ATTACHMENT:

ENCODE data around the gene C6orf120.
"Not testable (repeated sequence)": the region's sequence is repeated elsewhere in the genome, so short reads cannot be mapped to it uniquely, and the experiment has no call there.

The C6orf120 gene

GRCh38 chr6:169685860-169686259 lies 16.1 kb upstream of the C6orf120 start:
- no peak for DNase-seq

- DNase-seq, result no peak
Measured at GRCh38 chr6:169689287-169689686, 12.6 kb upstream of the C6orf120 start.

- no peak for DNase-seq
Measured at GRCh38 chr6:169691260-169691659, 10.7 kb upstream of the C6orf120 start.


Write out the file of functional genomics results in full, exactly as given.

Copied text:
ENCODE data around the gene C6orf120.
"Not testable (repeated sequence)": the region's sequence is repeated elsewhere in the genome, so short reads cannot be mapped to it uniquely, and the experiment has no call there.

The C6orf120 gene

GRCh38 chr6:169685860-169686259 lies 16.1 kb upstream of the C6orf120 start:
- no peak for DNase-seq

- DNase-seq, result no peak
Measured at GRCh38 chr6:169689287-169689686, 12.6 kb upstream of the C6orf120 start.

- no peak for DNase-seq
Measured at GRCh38 chr6:169691260-169691659, 10.7 kb upstream of the C6orf120 start.